The Old Lady and Her Dog

Background: My informant was a young Filipino  girl who was born and raised in Sioux Falls, South Dakota. She currently is a student at the University of Minnesota studying Double B.A. Global Studies and Cultural Studies.

Performance Context: According to the informant, she was told this story a few weeks ago by her friend while they were camping. She then while listening remembered her own version of the stories. The two stories ended slightly different.

Main Piece: There was an old lady who lives by herself with a dog. Then there is this murderer going around killing people in “the town”, “wherever she lives”. She hears about it on the TV, so she gets really worried. She realizes that she lives by herself, kind of far from town, so she thinks he won’t come her. The dog normally lays next to her on the floor while she is sitting on her chair. To feel calm and to relax herself, she will always put her hand at the bottom of the chair and the dog will lick her hand. So one night, while she’s alone in her room sleeping, she wakes up kind of freaked out thinking of the murderer. While she’s laying on the bed, to reassure herself, she puts her hand down by her bed and her dog licks her hand. And then she goes back to sleep. Then she wakes up again and then she puts hand by the bedside again, and the dog licks her hand a second time. Then, what happens next differs between the two stories. In the story told by her friend, the morning comes and the woman goes to the backyard and she realizes that she accidentally left the dog tied up in the backyard all night. In the version my informant remembers, she goes to the bathroom and she opens the shower, where the dog is hanging and dead. On the wall of the shower written in blood is “you’re next.”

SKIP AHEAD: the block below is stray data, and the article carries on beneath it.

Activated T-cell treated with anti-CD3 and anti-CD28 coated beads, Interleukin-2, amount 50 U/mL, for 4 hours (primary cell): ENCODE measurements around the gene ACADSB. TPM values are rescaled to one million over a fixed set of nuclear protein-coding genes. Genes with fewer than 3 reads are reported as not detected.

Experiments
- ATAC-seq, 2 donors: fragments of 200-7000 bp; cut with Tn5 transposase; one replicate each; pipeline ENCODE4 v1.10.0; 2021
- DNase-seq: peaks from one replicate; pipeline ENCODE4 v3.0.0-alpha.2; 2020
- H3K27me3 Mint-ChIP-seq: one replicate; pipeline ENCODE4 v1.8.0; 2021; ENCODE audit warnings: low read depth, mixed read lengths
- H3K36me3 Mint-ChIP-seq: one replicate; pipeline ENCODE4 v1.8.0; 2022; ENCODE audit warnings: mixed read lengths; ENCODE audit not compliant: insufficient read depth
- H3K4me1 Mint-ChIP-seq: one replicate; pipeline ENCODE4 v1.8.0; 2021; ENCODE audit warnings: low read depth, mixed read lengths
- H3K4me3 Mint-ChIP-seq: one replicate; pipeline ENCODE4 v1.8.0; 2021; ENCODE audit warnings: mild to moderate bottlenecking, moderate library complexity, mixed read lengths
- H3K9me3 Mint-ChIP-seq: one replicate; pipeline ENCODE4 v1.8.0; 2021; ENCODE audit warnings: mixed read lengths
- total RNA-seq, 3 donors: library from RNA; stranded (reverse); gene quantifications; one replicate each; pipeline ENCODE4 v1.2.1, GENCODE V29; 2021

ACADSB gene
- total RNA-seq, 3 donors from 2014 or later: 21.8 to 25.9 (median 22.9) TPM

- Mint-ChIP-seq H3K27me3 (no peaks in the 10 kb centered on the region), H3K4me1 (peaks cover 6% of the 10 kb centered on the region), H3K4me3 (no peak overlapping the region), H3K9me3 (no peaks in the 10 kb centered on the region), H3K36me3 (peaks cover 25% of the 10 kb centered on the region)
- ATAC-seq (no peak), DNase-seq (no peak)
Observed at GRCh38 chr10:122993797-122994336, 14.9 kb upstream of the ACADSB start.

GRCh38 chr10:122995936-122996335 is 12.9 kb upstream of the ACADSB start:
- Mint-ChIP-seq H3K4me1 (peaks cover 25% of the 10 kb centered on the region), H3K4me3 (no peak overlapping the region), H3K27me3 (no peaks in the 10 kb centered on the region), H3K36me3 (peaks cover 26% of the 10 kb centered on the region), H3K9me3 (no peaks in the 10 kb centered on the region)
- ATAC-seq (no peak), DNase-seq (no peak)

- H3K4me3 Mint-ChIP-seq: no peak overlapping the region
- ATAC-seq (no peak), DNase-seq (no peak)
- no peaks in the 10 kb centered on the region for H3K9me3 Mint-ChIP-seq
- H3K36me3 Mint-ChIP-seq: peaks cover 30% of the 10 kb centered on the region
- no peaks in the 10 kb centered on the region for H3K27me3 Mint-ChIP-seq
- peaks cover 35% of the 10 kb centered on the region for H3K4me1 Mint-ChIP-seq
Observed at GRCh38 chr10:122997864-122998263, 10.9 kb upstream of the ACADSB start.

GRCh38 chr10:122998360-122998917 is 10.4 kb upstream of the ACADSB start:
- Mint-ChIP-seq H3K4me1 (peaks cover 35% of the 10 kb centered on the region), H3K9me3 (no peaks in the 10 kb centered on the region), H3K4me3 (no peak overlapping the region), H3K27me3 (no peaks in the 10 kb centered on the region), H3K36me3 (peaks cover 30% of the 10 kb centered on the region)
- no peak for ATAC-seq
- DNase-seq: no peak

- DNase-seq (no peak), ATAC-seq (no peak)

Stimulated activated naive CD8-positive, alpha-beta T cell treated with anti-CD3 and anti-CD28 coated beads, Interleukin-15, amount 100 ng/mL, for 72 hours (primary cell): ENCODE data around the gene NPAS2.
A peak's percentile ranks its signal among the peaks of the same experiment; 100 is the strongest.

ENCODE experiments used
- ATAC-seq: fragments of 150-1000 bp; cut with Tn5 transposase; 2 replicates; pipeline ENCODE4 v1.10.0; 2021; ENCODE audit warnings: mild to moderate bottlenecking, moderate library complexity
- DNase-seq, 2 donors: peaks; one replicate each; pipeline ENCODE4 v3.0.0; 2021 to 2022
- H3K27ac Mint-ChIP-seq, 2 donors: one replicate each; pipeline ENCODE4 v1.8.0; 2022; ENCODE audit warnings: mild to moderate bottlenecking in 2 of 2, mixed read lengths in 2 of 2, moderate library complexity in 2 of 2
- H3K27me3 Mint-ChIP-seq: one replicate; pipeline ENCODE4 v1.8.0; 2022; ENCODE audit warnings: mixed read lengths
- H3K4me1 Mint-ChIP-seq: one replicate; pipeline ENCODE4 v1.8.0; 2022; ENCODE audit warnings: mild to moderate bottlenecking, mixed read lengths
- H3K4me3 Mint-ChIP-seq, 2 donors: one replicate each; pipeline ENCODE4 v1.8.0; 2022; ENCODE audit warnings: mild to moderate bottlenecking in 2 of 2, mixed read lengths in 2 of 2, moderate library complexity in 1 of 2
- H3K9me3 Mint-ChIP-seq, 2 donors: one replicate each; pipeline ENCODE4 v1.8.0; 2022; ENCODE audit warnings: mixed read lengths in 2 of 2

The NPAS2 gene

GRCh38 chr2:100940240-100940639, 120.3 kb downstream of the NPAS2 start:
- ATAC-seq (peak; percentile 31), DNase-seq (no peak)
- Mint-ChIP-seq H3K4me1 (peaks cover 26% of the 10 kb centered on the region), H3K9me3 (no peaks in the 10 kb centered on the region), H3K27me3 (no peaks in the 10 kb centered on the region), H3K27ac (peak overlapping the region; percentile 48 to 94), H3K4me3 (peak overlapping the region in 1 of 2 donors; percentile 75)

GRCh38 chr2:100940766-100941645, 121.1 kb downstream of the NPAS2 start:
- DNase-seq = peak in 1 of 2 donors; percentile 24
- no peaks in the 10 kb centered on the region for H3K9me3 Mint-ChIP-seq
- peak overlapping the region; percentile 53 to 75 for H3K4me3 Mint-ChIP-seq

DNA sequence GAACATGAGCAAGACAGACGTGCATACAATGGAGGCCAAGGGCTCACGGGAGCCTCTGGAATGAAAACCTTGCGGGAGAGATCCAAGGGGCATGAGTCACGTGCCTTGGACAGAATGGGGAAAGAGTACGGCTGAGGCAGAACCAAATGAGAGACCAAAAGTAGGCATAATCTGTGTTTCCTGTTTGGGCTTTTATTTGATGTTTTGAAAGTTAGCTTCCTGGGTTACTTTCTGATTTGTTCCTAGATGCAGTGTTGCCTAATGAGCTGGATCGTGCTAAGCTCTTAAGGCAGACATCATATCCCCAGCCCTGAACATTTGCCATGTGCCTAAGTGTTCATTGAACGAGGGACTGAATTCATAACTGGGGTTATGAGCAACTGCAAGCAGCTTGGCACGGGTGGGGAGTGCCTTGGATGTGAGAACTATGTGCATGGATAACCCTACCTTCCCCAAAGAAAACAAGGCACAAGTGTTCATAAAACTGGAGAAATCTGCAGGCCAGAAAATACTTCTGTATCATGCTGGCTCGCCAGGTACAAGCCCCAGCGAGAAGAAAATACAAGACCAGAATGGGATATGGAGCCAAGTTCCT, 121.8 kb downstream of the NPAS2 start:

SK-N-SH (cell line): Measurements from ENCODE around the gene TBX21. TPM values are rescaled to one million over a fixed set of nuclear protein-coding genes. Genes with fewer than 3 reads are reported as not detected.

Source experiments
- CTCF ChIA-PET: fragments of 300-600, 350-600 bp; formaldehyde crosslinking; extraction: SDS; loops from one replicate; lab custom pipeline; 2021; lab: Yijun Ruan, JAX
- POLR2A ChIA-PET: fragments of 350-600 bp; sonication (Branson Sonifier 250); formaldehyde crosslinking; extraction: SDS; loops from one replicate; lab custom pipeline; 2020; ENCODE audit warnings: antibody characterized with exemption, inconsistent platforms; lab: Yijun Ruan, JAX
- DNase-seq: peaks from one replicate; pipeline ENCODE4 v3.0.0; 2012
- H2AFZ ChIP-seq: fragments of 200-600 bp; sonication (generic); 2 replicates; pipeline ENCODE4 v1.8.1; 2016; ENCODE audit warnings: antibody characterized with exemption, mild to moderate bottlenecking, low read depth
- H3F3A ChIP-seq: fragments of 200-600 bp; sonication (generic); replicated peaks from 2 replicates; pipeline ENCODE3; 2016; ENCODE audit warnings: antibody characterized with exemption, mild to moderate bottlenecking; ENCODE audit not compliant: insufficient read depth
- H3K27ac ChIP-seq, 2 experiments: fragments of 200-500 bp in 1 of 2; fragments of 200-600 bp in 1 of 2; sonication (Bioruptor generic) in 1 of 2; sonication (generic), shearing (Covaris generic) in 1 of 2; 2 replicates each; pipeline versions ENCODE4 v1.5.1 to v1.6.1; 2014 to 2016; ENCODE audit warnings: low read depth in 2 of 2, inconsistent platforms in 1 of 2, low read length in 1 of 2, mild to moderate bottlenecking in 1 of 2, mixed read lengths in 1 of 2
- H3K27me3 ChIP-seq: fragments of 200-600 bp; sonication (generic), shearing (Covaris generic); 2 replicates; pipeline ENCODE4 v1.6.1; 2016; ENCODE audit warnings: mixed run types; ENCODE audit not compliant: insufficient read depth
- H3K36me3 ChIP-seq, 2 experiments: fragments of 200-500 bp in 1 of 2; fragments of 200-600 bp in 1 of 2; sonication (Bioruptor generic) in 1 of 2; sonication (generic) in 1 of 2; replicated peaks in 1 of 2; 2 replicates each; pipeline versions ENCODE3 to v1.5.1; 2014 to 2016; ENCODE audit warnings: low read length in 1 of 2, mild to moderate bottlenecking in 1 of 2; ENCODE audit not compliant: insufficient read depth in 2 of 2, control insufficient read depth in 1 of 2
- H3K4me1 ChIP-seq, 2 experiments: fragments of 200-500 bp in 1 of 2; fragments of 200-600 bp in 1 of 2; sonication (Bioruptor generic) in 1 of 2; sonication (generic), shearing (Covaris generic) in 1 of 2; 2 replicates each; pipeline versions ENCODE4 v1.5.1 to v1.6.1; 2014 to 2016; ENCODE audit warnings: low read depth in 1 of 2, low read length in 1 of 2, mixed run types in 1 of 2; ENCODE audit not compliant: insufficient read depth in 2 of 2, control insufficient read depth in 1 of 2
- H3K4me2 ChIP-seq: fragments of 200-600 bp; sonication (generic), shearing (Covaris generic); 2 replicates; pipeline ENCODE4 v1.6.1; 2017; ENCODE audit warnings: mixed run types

To the informant, it’s just a scary campside story. It’s scary because of the idea of a strange person licking your hand. It’s a fear based out of the idea of invasion of privacy.

My Thoughts: I think it is interesting because it talks a lot about how Americans often play this thematic motif of invasion of privacy. It derives out of our inability to cope with the idea, in a world that people find perhaps more confusing as information spreads, that there might be people in the unknown that may do unspeakable or strange twisted acts that disrupt our natural understanding of social boundaries and cultural rules. It’s an extension of the fear of the unknown as well as xenophobia.